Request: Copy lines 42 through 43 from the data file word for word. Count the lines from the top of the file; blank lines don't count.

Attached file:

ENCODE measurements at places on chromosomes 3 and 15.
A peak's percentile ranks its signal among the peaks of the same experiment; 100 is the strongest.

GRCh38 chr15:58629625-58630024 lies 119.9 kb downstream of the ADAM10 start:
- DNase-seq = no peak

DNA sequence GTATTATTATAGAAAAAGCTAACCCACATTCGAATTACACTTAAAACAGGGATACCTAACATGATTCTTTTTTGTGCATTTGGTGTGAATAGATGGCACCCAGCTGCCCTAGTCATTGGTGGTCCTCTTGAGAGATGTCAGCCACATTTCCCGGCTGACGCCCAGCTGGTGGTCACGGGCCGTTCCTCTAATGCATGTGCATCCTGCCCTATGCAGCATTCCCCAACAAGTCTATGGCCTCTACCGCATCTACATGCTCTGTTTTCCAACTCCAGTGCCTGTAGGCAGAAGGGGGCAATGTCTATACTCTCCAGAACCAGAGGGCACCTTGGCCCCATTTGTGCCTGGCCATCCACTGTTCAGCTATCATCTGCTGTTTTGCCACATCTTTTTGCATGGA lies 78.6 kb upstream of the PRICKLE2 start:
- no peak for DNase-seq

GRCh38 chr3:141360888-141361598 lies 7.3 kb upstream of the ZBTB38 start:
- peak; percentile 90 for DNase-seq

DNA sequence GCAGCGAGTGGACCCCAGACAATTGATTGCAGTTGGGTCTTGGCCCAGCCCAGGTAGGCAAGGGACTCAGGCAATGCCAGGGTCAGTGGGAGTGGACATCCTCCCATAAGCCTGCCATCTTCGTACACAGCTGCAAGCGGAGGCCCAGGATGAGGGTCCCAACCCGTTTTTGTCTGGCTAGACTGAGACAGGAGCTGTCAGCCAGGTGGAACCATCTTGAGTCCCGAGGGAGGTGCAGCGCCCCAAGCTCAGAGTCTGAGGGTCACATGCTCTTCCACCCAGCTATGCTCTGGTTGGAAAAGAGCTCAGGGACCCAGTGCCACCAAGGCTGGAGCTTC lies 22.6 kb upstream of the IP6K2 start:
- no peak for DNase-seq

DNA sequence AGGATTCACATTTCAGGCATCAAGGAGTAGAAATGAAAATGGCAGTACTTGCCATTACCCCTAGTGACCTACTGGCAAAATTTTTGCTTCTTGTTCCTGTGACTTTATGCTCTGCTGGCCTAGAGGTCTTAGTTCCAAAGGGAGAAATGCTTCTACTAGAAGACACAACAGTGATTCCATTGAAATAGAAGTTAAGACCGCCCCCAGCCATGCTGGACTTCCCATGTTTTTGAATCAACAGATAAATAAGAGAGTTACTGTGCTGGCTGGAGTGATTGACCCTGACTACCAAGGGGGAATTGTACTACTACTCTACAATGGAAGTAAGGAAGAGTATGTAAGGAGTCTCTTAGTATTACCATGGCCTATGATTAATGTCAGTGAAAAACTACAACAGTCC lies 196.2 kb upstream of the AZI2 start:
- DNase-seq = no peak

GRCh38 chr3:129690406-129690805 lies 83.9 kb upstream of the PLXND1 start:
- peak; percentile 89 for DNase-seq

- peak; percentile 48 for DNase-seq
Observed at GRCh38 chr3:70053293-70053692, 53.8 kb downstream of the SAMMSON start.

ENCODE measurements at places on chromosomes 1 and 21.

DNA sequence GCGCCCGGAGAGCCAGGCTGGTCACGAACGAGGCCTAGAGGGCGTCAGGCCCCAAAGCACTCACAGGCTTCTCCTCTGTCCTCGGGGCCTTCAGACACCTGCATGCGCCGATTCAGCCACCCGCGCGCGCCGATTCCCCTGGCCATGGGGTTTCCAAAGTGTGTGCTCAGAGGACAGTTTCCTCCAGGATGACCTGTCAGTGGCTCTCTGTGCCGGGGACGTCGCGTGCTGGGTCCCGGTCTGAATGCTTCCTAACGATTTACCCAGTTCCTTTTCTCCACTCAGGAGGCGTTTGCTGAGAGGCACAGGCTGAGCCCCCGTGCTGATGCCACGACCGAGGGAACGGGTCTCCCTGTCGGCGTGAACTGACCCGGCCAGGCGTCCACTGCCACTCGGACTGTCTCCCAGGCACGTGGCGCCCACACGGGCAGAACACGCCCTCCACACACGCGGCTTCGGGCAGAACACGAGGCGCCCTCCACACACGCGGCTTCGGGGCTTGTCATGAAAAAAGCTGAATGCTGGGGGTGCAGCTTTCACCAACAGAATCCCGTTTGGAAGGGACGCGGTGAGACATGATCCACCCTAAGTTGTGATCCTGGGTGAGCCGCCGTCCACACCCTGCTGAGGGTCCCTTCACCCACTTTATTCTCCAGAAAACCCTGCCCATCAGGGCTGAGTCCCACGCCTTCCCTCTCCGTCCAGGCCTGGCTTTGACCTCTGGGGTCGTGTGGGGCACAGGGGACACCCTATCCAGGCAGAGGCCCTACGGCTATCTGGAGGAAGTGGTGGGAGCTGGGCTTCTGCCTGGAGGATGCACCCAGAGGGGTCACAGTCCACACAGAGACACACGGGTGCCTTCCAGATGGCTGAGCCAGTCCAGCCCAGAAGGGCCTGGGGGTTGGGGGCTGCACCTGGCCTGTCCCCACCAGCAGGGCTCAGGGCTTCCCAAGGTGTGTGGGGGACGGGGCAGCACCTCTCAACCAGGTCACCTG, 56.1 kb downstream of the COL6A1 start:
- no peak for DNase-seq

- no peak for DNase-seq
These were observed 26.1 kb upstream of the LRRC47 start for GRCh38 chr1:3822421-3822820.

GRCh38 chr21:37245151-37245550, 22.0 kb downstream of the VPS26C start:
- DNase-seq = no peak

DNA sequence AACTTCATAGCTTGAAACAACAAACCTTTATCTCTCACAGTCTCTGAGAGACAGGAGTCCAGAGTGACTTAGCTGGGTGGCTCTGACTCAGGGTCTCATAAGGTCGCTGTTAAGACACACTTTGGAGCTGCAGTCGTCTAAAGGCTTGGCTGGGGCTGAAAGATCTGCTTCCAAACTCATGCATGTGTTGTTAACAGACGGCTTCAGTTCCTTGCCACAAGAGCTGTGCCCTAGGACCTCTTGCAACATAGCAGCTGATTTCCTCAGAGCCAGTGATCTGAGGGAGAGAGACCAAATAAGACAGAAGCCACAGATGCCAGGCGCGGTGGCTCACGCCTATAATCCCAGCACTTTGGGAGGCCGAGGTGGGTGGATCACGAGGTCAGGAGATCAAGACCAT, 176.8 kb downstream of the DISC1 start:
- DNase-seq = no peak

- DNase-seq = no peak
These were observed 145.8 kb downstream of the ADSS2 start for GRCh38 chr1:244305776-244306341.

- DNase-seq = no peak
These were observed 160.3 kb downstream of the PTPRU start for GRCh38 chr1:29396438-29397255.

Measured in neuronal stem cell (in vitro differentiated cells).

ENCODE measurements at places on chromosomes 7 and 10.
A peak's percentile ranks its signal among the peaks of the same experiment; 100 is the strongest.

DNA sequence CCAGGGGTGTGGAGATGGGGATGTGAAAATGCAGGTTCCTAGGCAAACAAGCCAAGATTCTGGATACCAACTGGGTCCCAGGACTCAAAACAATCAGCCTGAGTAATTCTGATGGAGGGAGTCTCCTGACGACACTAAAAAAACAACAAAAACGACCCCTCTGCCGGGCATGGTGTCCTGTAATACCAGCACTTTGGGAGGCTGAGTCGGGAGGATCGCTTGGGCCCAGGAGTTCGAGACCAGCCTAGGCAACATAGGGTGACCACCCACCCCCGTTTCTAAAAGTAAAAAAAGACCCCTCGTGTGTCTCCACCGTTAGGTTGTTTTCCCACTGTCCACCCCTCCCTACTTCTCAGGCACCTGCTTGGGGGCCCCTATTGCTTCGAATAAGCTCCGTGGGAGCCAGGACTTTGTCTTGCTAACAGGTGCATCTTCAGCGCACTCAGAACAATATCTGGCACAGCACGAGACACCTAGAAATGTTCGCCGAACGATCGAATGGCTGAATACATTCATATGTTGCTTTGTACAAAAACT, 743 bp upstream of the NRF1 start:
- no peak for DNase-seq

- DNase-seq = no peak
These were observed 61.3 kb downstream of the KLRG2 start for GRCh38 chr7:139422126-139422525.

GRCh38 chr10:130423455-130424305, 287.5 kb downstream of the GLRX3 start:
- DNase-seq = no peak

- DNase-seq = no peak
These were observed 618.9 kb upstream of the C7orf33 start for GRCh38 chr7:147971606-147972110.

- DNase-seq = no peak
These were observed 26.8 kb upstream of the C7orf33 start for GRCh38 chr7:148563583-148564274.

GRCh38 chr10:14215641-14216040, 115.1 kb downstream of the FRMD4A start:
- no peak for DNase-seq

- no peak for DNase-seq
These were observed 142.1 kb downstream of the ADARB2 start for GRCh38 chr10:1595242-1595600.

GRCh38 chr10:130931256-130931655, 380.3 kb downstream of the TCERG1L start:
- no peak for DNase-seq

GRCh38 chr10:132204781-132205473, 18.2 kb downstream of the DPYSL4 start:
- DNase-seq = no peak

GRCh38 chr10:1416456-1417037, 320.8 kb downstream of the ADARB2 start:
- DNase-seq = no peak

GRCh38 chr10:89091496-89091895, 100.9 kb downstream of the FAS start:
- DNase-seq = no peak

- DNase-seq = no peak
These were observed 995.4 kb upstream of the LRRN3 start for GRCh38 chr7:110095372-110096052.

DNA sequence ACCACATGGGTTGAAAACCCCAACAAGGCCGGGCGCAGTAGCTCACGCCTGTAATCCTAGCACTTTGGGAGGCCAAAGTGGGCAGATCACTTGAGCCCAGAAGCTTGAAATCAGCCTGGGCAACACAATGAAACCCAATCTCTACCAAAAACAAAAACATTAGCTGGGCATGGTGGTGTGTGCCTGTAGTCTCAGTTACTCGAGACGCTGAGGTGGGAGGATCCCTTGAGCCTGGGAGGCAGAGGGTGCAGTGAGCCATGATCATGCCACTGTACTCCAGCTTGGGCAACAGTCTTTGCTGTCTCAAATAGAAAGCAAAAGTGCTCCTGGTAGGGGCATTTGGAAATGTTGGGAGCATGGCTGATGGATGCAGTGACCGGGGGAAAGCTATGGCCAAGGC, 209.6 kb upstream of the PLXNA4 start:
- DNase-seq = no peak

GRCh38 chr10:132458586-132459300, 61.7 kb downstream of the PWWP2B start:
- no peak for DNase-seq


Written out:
These were observed 26.8 kb upstream of the C7orf33 start for GRCh38 chr7:148563583-148564274.

GRCh38 chr10:14215641-14216040, 115.1 kb downstream of the FRMD4A start: